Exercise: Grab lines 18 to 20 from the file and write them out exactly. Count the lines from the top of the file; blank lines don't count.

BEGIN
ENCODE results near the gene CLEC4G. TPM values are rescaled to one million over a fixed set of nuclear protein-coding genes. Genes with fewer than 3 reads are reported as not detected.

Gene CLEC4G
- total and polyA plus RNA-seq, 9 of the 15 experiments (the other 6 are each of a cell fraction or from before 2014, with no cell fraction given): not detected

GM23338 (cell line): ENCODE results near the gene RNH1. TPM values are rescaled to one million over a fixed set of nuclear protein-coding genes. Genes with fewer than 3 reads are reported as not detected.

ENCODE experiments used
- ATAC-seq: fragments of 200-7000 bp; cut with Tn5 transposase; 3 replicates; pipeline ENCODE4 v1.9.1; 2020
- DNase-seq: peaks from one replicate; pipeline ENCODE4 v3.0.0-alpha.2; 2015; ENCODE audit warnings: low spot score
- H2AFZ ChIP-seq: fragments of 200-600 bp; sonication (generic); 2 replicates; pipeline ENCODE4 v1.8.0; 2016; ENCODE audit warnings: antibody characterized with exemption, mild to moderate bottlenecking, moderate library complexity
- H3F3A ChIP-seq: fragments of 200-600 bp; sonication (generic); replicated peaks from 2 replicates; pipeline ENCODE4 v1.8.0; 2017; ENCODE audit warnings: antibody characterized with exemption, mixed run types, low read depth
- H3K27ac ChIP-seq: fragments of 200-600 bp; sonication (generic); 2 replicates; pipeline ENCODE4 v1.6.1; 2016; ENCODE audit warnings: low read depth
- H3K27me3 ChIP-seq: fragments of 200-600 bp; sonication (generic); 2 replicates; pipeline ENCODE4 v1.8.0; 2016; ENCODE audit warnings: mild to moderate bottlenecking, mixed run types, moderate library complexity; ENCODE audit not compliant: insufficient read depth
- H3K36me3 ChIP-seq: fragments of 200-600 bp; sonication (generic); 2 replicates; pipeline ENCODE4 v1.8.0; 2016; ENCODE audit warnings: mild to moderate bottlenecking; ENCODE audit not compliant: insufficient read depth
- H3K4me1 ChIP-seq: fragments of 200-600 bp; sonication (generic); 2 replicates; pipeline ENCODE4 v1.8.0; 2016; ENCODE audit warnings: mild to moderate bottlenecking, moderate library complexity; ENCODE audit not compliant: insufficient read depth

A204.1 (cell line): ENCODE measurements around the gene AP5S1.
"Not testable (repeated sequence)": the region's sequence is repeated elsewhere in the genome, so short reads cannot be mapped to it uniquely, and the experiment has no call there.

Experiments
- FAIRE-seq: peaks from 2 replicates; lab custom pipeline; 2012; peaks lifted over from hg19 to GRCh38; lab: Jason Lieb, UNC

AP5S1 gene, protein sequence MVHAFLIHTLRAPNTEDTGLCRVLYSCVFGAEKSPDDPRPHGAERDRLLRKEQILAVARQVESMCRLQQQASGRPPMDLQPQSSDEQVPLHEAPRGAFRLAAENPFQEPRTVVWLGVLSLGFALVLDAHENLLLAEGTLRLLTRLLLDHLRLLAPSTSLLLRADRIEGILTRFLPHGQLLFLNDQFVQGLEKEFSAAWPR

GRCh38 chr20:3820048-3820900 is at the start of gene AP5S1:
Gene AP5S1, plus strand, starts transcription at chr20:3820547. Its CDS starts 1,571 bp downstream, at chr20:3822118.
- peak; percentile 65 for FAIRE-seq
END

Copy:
AP5S1 gene, protein sequence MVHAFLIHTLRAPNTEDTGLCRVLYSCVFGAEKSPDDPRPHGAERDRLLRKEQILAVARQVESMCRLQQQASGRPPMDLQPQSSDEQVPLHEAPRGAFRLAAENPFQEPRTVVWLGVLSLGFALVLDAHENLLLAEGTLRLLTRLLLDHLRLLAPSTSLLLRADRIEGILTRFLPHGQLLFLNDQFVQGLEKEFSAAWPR

GRCh38 chr20:3820048-3820900 is at the start of gene AP5S1:
Gene AP5S1, plus strand, starts transcription at chr20:3820547. Its CDS starts 1,571 bp downstream, at chr20:3822118.